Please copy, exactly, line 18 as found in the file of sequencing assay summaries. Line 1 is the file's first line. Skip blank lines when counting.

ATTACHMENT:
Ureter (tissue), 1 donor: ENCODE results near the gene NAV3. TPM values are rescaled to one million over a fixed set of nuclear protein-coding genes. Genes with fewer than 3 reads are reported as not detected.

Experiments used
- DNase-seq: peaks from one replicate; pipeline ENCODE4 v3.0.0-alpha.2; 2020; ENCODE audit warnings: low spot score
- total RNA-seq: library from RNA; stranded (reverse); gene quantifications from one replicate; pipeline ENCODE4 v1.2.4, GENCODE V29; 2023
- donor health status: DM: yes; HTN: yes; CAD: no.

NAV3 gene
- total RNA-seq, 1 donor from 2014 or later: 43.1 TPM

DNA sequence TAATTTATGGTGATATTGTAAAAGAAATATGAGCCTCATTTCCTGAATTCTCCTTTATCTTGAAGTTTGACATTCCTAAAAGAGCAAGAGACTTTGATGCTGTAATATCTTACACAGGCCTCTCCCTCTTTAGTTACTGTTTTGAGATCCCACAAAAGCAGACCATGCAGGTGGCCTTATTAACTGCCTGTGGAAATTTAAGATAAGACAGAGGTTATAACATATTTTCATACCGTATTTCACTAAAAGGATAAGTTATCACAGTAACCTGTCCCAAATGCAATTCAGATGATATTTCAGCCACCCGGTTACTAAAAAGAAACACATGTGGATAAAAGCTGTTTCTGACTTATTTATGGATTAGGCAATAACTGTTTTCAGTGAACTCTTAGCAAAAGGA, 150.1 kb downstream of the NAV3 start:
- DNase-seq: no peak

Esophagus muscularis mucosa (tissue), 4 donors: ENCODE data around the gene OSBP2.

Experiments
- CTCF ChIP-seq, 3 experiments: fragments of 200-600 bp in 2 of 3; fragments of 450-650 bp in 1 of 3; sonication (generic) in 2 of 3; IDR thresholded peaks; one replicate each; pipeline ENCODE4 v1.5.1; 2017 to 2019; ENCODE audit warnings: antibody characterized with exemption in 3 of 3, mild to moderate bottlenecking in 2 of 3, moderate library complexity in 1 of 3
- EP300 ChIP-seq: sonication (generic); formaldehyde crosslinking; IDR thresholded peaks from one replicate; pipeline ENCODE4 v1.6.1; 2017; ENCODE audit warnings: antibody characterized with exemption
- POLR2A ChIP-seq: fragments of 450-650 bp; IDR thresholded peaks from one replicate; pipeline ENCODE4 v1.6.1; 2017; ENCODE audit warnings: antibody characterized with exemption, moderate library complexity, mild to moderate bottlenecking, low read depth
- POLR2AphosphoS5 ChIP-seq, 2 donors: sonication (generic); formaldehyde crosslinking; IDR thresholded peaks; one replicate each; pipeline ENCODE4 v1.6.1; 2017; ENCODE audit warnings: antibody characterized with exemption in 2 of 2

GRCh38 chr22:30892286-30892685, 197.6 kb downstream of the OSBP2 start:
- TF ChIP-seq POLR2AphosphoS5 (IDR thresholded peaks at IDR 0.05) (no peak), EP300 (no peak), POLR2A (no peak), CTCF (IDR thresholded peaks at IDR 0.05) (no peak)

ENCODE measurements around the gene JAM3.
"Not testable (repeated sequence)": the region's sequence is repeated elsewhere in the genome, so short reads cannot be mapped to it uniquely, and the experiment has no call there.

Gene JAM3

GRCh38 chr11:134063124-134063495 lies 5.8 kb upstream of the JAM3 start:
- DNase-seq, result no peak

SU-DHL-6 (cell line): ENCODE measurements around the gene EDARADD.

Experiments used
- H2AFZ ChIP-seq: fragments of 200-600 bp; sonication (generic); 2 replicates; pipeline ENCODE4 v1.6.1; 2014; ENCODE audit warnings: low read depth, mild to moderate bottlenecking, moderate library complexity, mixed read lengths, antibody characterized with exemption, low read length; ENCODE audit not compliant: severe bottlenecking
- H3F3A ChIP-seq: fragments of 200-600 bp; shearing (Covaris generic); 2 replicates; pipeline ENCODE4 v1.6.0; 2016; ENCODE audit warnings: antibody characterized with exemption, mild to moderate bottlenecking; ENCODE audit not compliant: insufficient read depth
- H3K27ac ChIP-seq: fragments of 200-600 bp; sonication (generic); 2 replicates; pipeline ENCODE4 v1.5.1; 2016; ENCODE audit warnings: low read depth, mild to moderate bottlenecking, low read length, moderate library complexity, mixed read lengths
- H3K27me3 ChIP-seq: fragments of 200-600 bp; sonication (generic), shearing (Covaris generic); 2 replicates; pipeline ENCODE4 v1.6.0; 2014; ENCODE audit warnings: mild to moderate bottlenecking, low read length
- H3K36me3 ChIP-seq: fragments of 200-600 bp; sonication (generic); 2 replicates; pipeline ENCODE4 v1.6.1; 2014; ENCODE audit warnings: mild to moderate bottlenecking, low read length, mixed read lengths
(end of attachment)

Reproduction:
ENCODE measurements around the gene JAM3.